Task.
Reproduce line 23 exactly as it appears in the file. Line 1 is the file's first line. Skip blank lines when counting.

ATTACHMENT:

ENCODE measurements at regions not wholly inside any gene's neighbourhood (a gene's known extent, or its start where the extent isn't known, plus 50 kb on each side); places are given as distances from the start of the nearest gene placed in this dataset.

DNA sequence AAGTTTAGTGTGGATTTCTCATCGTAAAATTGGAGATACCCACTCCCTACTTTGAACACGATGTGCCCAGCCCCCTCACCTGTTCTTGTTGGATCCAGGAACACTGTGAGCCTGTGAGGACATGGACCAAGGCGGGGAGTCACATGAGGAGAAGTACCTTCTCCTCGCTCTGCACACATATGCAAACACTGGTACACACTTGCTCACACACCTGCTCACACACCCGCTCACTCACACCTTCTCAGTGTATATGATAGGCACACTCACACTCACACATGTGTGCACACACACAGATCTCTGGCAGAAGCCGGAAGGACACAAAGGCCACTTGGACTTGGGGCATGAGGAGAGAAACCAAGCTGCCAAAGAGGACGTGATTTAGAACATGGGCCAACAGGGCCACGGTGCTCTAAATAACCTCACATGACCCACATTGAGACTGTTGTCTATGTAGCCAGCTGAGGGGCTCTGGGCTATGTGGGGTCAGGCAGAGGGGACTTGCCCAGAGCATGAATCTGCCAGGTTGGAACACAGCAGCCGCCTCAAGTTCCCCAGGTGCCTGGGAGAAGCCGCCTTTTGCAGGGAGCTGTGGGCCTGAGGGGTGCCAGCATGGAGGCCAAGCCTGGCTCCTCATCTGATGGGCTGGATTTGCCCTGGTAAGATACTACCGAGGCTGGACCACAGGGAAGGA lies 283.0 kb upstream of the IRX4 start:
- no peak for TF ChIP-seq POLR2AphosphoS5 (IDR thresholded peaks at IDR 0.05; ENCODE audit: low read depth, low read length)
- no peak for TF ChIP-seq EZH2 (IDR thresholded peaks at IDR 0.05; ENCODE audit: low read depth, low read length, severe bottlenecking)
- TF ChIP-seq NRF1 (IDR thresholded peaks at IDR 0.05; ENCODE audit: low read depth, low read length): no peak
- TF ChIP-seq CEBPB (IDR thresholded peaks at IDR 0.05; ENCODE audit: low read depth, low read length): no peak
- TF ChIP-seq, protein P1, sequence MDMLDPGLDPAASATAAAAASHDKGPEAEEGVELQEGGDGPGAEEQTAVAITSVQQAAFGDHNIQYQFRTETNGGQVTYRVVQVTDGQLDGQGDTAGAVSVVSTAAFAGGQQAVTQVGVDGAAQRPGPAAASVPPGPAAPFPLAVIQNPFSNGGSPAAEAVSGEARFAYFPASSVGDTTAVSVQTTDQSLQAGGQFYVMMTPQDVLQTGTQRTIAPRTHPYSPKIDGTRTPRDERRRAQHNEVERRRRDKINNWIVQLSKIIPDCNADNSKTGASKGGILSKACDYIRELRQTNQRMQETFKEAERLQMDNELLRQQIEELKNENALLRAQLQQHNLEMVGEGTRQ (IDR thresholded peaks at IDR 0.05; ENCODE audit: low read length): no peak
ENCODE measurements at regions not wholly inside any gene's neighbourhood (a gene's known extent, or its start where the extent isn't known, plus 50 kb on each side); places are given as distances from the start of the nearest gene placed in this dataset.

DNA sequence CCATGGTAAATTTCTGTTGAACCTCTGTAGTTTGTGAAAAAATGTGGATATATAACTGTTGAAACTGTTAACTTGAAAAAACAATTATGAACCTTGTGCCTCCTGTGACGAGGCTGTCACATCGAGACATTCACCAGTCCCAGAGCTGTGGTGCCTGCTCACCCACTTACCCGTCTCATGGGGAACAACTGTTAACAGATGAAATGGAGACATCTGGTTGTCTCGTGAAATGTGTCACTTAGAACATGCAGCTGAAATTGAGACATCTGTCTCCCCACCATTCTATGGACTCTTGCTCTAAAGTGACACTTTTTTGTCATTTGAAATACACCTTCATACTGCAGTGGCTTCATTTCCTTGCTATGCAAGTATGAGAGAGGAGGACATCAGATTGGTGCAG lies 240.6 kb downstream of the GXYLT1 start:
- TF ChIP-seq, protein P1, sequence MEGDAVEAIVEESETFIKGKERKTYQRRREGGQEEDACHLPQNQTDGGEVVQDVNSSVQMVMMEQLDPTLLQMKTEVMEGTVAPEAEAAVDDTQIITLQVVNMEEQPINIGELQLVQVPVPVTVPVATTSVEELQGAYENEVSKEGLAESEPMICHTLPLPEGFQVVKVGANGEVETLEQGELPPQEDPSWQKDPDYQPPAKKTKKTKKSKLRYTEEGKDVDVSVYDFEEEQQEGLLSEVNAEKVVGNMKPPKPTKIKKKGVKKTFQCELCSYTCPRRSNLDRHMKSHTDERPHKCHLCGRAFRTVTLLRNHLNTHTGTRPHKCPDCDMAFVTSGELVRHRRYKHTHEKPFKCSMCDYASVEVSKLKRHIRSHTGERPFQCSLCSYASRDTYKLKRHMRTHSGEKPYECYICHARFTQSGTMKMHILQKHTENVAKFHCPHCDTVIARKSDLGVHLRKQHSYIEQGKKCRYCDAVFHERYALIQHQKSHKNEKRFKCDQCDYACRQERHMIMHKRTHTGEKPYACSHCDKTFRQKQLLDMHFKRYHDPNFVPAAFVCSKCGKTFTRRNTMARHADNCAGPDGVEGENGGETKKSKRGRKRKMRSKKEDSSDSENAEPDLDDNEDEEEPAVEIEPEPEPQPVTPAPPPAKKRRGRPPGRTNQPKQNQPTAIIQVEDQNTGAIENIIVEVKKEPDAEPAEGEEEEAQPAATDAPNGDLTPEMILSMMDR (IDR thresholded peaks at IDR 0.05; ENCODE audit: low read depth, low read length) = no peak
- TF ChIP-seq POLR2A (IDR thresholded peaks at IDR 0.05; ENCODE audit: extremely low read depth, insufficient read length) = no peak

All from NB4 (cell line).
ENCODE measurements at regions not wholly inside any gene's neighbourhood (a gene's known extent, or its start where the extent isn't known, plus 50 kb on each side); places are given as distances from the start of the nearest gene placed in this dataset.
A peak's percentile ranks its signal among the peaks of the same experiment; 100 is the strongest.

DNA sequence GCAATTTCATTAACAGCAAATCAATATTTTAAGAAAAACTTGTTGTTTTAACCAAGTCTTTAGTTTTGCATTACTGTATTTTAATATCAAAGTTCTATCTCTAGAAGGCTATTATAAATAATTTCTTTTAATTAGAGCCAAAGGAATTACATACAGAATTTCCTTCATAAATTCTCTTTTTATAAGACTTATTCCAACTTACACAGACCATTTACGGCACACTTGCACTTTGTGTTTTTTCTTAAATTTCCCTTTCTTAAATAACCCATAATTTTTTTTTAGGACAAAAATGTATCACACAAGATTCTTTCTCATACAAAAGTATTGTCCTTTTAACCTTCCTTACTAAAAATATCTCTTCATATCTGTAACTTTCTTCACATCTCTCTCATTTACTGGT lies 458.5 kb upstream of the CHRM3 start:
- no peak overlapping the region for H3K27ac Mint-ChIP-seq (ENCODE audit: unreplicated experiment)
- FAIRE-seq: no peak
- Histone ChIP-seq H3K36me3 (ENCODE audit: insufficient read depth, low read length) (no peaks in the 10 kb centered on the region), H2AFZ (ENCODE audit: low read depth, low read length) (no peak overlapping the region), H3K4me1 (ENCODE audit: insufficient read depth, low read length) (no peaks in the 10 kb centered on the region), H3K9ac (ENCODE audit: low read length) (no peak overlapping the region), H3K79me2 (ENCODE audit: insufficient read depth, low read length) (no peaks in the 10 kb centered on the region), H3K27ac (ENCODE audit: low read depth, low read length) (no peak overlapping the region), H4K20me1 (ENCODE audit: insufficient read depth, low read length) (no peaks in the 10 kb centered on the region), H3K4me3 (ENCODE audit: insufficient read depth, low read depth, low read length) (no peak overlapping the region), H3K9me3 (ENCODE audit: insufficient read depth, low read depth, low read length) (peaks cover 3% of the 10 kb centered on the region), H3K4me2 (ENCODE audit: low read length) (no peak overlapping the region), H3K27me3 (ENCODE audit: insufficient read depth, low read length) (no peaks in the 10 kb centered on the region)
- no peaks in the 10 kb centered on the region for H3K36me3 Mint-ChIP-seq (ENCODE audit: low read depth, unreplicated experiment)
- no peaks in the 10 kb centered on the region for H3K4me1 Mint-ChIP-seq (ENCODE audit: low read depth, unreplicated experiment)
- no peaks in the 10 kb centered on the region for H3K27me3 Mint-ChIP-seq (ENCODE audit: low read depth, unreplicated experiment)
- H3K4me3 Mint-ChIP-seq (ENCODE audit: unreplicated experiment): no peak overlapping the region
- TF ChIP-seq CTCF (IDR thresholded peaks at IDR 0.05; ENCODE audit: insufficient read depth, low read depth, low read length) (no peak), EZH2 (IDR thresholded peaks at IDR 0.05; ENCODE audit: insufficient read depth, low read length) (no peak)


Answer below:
- TF ChIP-seq CTCF (IDR thresholded peaks at IDR 0.05; ENCODE audit: insufficient read depth, low read depth, low read length) (no peak), EZH2 (IDR thresholded peaks at IDR 0.05; ENCODE audit: insufficient read depth, low read length) (no peak)